Antinori Villa Antinori Chianti Classico Riserva 2016
Villa Antinori Chianti Classico Riserva is ruby red in color. The nose shows intensely fruity notes of ripe cherries, red currants, and wild berry fruit along with well integrated notes of toasted oak and tobacco, and a touch of balsamic sensations. The palate is ample and enveloping, savory, soft in its tannins and velvety in texture. The finish and aftertaste are long and persistent.Made with 90% Sangiovese, 10% Cabernet Sauvignon
Critical AcclaimAll Vintages
Black currant, cedar, olive, iron and tobacco aromas and flavors suggest Cabernet in the blend, in a positive sense. This red is fluid, elegant and firmly structured, with fine balance and a long, gripping finish. The taut profile shows the potential for aging. Best from 2022 through 2038.
The 2016 Chianti Classico Riserva Villa Antinori (made with Sangiovese and a tiny bit of Merlot to soften out the edges) is a linear and broad red wine that would pair with simple meat or pasta dishes. You get tons of fruit here with cherry, blackberry and a touch of soft baking spice woven in on the close. This pretty vintage is focused and sharp in character.
Antinori's historic label is based on Chianti Classico's tradition of blending Sangiovese with a small amount of other grape varieties; in this case Cabernet Sauvignon, Merlot and Malvasia Nera. Aged predominantly in large oak casks, it offers charming notes of sweet garden herbs, wild cherry and cinnamon. A flinty edge counters the ripe easygoing core and powdery tannins are yielding. This will give plenty of pleasure in the near term. Drinking Window 2020 - 2025
The Antinori family of Florence, one of the world's oldest and most distinguished wine producers, has lived in Tuscany since the 14th century and celebrated its 625th anniversary as wine makers in 2010. The current company president, Marchese Piero Antinori, believes in the tradition that the primary role of wine is to accompany food and enhance the dining experience. In Florence, the Antinori family has led a "Renaissance" in Italian wine making by combining long traditions, a love of authenticity and a dynamic innovative spirit.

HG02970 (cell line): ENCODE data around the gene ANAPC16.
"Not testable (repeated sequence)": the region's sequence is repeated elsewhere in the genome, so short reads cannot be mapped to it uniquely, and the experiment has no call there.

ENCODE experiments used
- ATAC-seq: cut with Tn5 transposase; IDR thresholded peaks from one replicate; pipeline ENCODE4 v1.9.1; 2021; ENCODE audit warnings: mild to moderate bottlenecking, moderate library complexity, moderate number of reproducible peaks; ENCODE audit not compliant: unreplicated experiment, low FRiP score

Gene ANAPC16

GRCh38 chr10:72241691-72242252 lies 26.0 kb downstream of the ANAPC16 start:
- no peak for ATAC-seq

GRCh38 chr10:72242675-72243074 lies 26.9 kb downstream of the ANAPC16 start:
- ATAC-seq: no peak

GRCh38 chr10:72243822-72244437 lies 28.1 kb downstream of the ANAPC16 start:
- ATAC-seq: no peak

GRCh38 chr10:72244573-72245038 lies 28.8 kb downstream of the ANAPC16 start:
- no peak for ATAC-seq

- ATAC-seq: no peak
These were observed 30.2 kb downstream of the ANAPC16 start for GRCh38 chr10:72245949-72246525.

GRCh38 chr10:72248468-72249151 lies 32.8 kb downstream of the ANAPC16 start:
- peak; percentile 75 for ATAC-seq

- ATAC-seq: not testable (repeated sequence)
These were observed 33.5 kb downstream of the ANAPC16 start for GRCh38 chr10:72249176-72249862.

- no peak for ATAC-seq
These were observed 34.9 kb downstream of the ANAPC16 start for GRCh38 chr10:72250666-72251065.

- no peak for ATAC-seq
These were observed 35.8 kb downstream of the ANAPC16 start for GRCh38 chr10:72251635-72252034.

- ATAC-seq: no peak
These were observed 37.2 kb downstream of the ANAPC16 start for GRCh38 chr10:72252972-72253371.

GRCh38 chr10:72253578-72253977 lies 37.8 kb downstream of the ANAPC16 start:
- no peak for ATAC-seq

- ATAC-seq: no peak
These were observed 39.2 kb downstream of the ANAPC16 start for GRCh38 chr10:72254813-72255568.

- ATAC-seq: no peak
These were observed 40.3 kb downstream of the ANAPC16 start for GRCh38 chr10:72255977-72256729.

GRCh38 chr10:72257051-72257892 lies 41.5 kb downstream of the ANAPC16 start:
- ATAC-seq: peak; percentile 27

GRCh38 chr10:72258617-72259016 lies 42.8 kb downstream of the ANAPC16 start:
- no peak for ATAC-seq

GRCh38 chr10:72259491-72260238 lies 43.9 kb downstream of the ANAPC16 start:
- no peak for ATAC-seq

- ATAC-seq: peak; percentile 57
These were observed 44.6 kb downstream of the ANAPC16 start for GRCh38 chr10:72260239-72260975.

One of the first wine regions anywhere to be officially recognized and delimited, Chianti Classico is today what was originally defined simply as Chianti. Already identified by the early 18th century as a superior zone, the official name of Chianti was proclaimed upon the area surrounding the townships of Castellina, Radda and Gaiole, just north of Siena, by Cosimo III, Grand Duke of Tuscany in an official decree in 1716.
However, by the 1930s the Italian government had appended this historic zone with additonal land in order to capitalize on the Chianti name. It wasn’t until 1996 that Chianti Classico became autonomous once again when the government granted a separate DOCG (Denominazione di Origine Controllata e Garantita) to its borders. Ever since, Chianti Classico considers itself no longer a subzone of Chianti.
Many Classicos are today made of 100% Sangiovese but can include up to 20% of other approved varieties grown within the Classico borders. The best Classicos will have a bright acidity, supple tannins and be full-bodied with plenty of ripe fruit (plums, black cherry, blackberry). Also common among the best Classicos are expressive notes of cedar, dried herbs, fennel, balsamic or tobacco.
Among Italy's elite red grape varieties, Sangiovese has the perfect intersection of bright red fruit and savory earthiness and is responsible for the best red wines of Tuscany. While it is best known as the chief component of Chianti, it is also the main grape in Vino Nobile di Montepulciano and reaches the height of its power and intensity in the complex, long-lived Brunello di Montalcino. Somm Secret—Sangiovese doubles under the alias, Nielluccio, on the French island of Corsica where it produces distinctly floral and refreshing reds and rosés.